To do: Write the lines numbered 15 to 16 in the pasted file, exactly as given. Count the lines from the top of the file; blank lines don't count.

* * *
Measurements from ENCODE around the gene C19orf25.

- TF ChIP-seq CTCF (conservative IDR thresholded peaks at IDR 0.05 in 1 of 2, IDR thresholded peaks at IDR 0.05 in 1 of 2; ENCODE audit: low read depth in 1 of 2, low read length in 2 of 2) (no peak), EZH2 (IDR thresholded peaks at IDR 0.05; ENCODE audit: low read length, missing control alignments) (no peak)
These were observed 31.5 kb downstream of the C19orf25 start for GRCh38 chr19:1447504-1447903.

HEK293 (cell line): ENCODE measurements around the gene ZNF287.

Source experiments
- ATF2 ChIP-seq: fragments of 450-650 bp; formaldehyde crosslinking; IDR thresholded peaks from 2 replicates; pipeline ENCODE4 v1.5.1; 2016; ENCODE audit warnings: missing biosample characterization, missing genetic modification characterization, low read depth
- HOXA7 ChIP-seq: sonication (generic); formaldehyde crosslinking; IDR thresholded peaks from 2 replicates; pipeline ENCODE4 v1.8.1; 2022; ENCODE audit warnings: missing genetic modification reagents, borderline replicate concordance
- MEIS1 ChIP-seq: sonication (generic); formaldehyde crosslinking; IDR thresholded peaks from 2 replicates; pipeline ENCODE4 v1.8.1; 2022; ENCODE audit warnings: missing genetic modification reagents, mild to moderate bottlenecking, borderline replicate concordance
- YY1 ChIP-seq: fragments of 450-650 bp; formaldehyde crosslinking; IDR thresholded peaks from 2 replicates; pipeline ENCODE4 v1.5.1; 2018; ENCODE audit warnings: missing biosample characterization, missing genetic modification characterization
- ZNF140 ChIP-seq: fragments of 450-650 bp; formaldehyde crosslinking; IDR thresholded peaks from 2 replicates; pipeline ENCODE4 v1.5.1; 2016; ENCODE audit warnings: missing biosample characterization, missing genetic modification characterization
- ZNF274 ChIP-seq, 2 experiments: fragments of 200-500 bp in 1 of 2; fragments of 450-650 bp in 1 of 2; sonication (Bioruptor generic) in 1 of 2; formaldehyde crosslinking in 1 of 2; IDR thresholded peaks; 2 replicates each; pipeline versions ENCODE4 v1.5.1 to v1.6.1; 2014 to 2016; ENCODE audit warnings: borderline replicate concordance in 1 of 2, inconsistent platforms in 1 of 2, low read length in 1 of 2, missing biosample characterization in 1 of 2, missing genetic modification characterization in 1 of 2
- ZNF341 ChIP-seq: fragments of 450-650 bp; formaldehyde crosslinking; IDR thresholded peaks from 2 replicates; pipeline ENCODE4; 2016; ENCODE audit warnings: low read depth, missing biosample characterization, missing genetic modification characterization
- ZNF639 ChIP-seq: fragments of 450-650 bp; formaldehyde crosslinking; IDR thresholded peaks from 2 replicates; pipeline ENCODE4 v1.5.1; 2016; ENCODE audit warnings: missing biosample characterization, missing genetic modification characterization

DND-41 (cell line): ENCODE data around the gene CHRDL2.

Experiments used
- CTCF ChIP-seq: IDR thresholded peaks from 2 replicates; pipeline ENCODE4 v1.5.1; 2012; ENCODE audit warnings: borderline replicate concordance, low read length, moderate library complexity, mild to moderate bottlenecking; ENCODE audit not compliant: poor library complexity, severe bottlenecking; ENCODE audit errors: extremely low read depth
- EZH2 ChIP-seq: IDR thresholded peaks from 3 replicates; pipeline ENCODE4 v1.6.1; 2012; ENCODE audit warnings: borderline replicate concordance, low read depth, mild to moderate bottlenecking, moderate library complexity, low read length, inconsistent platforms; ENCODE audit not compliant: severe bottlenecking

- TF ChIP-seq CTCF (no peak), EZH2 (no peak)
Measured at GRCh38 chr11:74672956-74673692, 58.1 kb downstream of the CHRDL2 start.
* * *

Experiments used
- CTCF ChIP-seq: IDR thresholded peaks from 2 replicates; pipeline ENCODE4 v1.5.1; 2012; ENCODE audit warnings: borderline replicate concordance, low read length, moderate library complexity, mild to moderate bottlenecking; ENCODE audit not compliant: poor library complexity, severe bottlenecking; ENCODE audit errors: extremely low read depth